Francis portrays the liturgy as generative (“a font of life”) yet never distant (“liturgy is not something unusual, far away, over there”). This is consistent with many of his other statements which insist on the closeness of God. Here, that closeness becomes available precisely through the intimate relationship the believer has with God, realized through the liturgy.
The liturgy provides us with “light for our pilgrimage of faith,” which is something essential. It is worth noting that the metaphor of pilgrimage, or way, or journey, is deeply characteristic of Pope Francis’s thought (and also characteristic of Vatican II). He does not focus our attention on fixed points, or an ideal stasis, as if we can find our security in feeling we have arrived or know all the answers. Instead, Francis continually reminds his listeners that the Church is in motion, and that processes are the arena of the Holy Spirit’s work. The Spirit accompanies the Church through history and is the guarantor of the Church’s fidelity. Discerning the work of the Holy Spirit is key.
The relationship between liturgy and life, according to Francis, requires our participation and engagement. He calls the faithful to continually seek correspondence between liturgy and life — a process that requires our persistence (“we must always persevere in this”). Perseverance, a gift of God, helps us to endure dry spells in our spiritual life without despairing. Yet flourishing is the ultimate goal. A willing response is needed for the liturgy to be fruitful beyond its celebration (“expressing in life what we have received in faith”).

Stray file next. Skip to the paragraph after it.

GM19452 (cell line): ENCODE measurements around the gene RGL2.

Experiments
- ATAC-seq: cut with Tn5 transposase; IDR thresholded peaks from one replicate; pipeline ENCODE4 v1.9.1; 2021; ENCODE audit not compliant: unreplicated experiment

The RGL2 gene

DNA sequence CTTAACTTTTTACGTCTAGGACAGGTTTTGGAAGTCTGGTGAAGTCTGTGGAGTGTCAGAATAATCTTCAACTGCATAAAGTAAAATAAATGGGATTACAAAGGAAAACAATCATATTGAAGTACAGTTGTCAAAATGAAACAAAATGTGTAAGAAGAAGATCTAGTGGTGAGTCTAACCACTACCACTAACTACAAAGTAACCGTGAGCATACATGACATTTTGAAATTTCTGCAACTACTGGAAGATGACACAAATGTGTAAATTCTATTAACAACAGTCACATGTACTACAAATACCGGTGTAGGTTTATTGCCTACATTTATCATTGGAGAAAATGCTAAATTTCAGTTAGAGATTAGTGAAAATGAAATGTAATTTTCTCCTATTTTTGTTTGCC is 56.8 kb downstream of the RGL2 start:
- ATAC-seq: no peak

Finally, Francis asserts that “the Church calls us to have and to foster an authentic liturgical life” so that there will be harmony between what goes on in the liturgy, and the sort of lives we lead. Moral and ecclesial conversion are clearly required for an authentic liturgical life.
Beyond the Text:
The phenomenon of disaffiliation from the Church (the rise of the “nones” and the “dones”) has rendered the question of the relationship between liturgy and life more pressing now than ever. What are the implications for evangelization of Pope Francis’s vision of the close connection between liturgy and life?
What does “harmony” between liturgy and life look like in practice? What are the signs that a community’s liturgy is fruitful beyond its celebration?